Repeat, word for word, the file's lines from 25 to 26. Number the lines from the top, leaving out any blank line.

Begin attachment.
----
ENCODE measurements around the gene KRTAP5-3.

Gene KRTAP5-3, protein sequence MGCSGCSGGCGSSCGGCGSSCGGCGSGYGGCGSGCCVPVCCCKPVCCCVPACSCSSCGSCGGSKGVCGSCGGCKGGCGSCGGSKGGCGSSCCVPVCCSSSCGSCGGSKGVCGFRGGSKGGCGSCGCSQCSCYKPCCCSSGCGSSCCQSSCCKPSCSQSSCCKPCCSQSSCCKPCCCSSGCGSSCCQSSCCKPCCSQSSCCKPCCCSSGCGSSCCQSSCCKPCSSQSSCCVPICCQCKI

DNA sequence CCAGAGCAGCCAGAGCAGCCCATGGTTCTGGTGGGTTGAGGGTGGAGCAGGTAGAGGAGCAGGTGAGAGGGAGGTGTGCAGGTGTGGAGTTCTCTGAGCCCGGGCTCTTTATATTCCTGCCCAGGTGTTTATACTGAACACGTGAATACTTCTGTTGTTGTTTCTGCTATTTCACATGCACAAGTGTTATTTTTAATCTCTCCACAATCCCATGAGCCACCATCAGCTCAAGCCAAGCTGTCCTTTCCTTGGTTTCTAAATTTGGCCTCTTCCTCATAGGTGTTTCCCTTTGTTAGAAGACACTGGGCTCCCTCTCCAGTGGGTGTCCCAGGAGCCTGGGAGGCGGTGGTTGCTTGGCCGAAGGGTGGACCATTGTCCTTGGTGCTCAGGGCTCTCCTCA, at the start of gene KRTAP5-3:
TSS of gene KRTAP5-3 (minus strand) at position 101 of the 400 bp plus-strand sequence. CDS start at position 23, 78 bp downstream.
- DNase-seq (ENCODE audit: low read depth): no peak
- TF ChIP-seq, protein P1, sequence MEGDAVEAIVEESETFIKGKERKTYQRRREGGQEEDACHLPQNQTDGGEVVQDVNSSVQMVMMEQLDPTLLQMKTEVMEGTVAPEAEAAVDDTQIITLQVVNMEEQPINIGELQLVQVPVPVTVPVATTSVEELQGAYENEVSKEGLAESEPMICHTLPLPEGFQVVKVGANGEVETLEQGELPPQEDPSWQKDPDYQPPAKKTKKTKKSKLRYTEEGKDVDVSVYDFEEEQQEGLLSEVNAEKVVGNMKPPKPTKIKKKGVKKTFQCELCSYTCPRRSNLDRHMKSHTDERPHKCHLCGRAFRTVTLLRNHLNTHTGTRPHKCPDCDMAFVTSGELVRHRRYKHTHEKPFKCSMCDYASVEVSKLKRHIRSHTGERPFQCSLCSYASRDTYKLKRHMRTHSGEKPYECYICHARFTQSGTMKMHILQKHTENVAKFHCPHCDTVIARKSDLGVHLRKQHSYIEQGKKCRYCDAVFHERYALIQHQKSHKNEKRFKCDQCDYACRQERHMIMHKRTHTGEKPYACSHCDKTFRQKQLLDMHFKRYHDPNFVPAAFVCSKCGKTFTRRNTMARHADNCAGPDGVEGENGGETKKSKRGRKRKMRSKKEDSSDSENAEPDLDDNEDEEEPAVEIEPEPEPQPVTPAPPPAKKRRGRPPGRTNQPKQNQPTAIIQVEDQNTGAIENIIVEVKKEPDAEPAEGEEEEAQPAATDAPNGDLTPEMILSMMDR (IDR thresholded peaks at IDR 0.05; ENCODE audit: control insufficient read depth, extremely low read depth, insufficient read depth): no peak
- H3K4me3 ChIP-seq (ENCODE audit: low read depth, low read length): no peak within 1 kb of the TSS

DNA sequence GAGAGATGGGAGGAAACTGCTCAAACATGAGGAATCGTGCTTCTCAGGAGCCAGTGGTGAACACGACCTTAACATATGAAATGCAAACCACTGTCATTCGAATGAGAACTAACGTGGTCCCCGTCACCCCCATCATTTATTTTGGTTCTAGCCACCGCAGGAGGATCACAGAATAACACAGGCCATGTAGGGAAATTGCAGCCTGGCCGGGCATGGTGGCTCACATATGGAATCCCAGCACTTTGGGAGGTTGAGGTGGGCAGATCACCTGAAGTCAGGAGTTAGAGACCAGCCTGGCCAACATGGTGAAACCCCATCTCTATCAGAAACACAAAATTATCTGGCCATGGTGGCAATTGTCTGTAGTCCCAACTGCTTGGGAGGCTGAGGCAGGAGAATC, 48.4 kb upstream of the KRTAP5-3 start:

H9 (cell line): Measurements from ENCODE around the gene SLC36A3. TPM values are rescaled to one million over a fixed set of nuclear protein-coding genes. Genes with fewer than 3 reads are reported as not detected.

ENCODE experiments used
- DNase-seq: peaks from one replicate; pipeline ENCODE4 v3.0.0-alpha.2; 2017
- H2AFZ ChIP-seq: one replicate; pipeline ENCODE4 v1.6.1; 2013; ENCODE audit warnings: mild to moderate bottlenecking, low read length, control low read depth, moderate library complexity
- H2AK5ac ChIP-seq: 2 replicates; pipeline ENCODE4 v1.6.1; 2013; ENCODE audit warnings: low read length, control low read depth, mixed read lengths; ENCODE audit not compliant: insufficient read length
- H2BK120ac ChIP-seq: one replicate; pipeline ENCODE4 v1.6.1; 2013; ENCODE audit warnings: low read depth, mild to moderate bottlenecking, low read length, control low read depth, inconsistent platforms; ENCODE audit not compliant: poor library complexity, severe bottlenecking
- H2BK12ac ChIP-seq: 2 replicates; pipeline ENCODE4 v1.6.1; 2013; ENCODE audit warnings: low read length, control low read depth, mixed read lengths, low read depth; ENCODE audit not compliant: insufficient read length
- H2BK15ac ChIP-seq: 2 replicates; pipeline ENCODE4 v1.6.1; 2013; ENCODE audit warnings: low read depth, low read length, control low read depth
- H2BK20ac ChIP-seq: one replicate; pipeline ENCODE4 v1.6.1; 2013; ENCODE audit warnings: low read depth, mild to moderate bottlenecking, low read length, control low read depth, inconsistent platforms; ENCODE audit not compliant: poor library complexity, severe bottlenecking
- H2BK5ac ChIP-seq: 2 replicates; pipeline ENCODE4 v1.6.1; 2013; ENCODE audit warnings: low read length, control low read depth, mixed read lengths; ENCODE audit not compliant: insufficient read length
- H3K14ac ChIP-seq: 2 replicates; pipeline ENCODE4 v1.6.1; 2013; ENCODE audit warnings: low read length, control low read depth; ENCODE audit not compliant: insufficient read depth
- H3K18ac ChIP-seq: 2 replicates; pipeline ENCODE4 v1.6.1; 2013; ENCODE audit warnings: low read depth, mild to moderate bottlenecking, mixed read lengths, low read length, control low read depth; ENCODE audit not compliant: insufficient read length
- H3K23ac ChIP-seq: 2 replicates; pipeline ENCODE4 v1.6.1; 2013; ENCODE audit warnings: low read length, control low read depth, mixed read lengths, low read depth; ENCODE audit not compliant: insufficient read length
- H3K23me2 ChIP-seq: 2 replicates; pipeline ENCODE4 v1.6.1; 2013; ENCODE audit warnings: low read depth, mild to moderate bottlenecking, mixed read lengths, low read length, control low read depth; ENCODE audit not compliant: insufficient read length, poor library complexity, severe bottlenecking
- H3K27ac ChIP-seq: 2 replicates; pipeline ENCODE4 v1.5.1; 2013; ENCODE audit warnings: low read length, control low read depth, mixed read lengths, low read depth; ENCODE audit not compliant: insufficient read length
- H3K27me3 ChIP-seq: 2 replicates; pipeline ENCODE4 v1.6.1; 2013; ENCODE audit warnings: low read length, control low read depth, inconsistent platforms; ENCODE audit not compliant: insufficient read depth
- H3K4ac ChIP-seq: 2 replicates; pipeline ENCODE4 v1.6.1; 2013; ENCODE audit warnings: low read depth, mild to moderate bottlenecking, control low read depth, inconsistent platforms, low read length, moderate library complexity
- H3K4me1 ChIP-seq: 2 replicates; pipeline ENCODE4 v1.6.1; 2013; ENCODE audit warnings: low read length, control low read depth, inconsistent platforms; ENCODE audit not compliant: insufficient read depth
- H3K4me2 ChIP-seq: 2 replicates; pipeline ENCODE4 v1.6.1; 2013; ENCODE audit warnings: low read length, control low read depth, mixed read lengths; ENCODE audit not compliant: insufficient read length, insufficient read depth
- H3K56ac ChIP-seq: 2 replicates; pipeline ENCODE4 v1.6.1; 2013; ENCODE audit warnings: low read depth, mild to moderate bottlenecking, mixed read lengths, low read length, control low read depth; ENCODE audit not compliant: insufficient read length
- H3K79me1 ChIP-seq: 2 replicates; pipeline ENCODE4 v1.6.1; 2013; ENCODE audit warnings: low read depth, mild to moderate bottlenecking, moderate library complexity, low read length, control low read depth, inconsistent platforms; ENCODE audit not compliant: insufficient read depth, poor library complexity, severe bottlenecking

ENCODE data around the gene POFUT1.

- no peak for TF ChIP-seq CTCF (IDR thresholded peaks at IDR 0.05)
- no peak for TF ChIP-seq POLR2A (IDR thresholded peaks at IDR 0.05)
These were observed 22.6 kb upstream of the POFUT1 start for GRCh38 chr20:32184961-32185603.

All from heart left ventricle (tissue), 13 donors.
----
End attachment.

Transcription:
- H3K4ac ChIP-seq: 2 replicates; pipeline ENCODE4 v1.6.1; 2013; ENCODE audit warnings: low read depth, mild to moderate bottlenecking, control low read depth, inconsistent platforms, low read length, moderate library complexity
- H3K4me1 ChIP-seq: 2 replicates; pipeline ENCODE4 v1.6.1; 2013; ENCODE audit warnings: low read length, control low read depth, inconsistent platforms; ENCODE audit not compliant: insufficient read depth